Mark Andersen

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Mark Andersen is a punk rock community activist and author who lives in Washington D.C. He was born and raised in rural Montana, and moved to Washington D.C. in 1984 to attend graduate school at the Johns Hopkins School of Advanced International Studies (SAIS).

Andersen co-founded the punk activist organization Positive Force D.C. in 1985, and the We Are Family Senior Outreach Network in 2004. Together with his wife, Tulin Ozdeger, he is the co-director of We Are Family, which serves low-income seniors in the Shaw, North Capitol Street and Columbia Heights neighborhoods of Washington, D.C.[citation needed]

He is the author of three books, Dance of Days: Two Decades of Punk in the Nation's Capitol (Soft Skull Press, 2001),[1][2][3] All The Power: Revolution Without Illusion (2004), and We are the Clash: Reagan, Thatcher, and the Last Stand of a Band that Mattered.[4] He has also contributed to several other books including Sober Living For the Revolution: Hardcore, Radical Politics, and Straight Edge (2010), We Owe You Nothing: Punk Planet, the Collected Interviews (Expanded Edition) (2008), Rad Dad: Dispatches From the Frontiers of Fatherhood (2011), and Rock Politics: Popular Musicians Who Changed the World (2012).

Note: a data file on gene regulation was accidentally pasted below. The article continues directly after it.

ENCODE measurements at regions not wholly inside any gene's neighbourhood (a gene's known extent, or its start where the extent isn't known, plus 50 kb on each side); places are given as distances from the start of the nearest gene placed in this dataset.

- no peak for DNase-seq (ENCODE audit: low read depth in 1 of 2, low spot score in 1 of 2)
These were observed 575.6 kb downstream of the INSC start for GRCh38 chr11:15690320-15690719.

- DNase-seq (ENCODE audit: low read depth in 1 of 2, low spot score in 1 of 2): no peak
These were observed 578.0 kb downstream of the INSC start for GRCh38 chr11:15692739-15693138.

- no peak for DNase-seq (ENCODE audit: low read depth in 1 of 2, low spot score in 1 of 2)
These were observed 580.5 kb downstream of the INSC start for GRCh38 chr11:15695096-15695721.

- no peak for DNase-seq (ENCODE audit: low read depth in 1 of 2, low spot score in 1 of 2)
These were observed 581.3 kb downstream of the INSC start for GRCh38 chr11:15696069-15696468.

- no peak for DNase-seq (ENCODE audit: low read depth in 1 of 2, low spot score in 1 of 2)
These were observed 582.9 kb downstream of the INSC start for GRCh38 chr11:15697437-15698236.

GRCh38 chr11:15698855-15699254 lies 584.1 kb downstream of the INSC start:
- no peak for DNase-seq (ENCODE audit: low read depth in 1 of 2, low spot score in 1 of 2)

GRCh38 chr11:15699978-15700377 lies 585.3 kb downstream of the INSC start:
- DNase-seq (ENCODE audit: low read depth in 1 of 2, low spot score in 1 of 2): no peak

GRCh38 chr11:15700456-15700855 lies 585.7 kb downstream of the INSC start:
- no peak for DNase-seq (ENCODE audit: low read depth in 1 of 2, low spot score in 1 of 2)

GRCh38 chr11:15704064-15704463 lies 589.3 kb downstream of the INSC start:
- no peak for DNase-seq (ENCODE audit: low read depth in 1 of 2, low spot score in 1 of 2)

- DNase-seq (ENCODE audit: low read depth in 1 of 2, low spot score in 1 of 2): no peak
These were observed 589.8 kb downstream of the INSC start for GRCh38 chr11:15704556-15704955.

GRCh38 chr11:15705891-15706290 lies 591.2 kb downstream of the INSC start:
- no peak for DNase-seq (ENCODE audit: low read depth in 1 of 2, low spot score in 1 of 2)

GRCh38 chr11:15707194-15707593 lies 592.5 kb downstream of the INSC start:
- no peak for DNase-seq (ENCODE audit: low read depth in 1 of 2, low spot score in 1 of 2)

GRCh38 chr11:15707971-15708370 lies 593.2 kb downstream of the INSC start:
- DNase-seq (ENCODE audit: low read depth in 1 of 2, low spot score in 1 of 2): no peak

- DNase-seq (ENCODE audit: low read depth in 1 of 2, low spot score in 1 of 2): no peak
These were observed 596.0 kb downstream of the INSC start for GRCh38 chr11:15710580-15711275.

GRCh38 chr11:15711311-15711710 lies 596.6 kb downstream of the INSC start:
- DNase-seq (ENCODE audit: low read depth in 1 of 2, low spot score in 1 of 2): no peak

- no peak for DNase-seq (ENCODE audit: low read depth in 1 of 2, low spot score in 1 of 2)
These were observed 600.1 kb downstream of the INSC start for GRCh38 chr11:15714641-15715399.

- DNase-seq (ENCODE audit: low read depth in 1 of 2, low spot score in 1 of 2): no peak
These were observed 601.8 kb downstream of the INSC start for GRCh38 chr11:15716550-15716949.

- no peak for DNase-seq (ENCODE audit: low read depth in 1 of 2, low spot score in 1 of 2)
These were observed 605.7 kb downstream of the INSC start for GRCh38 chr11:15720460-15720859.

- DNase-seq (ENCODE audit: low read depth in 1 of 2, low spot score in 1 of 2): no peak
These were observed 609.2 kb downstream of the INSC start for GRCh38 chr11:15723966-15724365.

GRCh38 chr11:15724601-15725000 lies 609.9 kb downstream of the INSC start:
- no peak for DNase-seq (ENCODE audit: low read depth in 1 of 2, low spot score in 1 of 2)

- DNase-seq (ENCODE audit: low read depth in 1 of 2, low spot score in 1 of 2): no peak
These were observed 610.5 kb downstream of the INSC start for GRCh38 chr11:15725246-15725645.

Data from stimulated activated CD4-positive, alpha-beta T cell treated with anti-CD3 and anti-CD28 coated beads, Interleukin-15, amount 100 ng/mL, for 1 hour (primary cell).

Andersen donated his archives to the Martin Luther King Jr. Memorial Library in 2015.[5]

References[edit]

  1. ^ Andersen, Mark; Jenkins, Mark (2001). Dance of Days: Two Decades of Punk in the Nation's Capital. Soft Skull Press. ISBN 9781887128490.
  2. ^ Andersen, Mark; Jenkins, Mark (Soft Skull Press, 2001). Dance of Days: Two Decades of Punk in the Nation's Capital. Updated ed., 2009. Akashic Books. ISBN 9781933354996.
  3. ^ Dance of Days: Two Decades of Punk in the Nation's Capital, Updated edition 2009. akashicbooks.com. Retrieved July 9, 2015.
  4. ^ Andersen, Mark; Heibutzki, Ralph; Auguste, Barry (2018). We are the Clash: Reagan, Thatcher, and the last stand of a band that mattered. ISBN 9781617752933. OCLC 1007759538.
  5. ^ Kelly, John (10 August 2015). "The stuff of D.C. punk history becomes part of the public record". The Washington Post. Retrieved 12 August 2020.

External links[edit]